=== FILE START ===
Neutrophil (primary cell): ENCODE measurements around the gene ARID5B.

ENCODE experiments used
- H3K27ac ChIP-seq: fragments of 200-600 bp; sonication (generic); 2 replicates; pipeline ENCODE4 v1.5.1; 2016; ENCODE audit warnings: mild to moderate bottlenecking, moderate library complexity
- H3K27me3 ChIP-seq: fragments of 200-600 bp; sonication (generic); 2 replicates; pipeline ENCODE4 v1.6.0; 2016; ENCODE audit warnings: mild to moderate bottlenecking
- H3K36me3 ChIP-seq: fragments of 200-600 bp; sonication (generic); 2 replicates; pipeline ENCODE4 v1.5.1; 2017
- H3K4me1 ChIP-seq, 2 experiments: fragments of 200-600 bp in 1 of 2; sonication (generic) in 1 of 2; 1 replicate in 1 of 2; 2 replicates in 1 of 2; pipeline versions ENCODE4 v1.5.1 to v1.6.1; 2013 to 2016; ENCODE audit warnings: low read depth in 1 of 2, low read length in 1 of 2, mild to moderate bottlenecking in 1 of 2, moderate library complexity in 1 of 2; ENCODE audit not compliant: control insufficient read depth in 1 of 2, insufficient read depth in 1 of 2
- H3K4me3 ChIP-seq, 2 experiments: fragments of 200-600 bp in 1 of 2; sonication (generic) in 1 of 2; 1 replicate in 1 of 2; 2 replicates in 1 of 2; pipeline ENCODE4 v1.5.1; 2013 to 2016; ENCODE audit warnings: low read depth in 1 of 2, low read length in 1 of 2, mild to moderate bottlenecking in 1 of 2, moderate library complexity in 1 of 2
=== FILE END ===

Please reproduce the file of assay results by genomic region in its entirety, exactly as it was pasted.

Neutrophil (primary cell): ENCODE measurements around the gene ARID5B.

ENCODE experiments used
- H3K27ac ChIP-seq: fragments of 200-600 bp; sonication (generic); 2 replicates; pipeline ENCODE4 v1.5.1; 2016; ENCODE audit warnings: mild to moderate bottlenecking, moderate library complexity
- H3K27me3 ChIP-seq: fragments of 200-600 bp; sonication (generic); 2 replicates; pipeline ENCODE4 v1.6.0; 2016; ENCODE audit warnings: mild to moderate bottlenecking
- H3K36me3 ChIP-seq: fragments of 200-600 bp; sonication (generic); 2 replicates; pipeline ENCODE4 v1.5.1; 2017
- H3K4me1 ChIP-seq, 2 experiments: fragments of 200-600 bp in 1 of 2; sonication (generic) in 1 of 2; 1 replicate in 1 of 2; 2 replicates in 1 of 2; pipeline versions ENCODE4 v1.5.1 to v1.6.1; 2013 to 2016; ENCODE audit warnings: low read depth in 1 of 2, low read length in 1 of 2, mild to moderate bottlenecking in 1 of 2, moderate library complexity in 1 of 2; ENCODE audit not compliant: control insufficient read depth in 1 of 2, insufficient read depth in 1 of 2
- H3K4me3 ChIP-seq, 2 experiments: fragments of 200-600 bp in 1 of 2; sonication (generic) in 1 of 2; 1 replicate in 1 of 2; 2 replicates in 1 of 2; pipeline ENCODE4 v1.5.1; 2013 to 2016; ENCODE audit warnings: low read depth in 1 of 2, low read length in 1 of 2, mild to moderate bottlenecking in 1 of 2, moderate library complexity in 1 of 2